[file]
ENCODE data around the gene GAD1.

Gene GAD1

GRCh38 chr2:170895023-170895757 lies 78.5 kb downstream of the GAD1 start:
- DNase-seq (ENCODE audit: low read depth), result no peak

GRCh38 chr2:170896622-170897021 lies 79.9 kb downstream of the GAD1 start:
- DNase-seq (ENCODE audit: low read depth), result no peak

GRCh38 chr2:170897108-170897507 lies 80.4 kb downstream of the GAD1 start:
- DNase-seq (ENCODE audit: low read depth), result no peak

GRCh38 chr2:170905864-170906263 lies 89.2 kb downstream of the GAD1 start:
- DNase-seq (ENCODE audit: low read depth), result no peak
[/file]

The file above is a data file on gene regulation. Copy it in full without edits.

ENCODE data around the gene GAD1.

Gene GAD1

GRCh38 chr2:170895023-170895757 lies 78.5 kb downstream of the GAD1 start:
- DNase-seq (ENCODE audit: low read depth), result no peak

GRCh38 chr2:170896622-170897021 lies 79.9 kb downstream of the GAD1 start:
- DNase-seq (ENCODE audit: low read depth), result no peak

GRCh38 chr2:170897108-170897507 lies 80.4 kb downstream of the GAD1 start:
- DNase-seq (ENCODE audit: low read depth), result no peak

GRCh38 chr2:170905864-170906263 lies 89.2 kb downstream of the GAD1 start:
- DNase-seq (ENCODE audit: low read depth), result no peak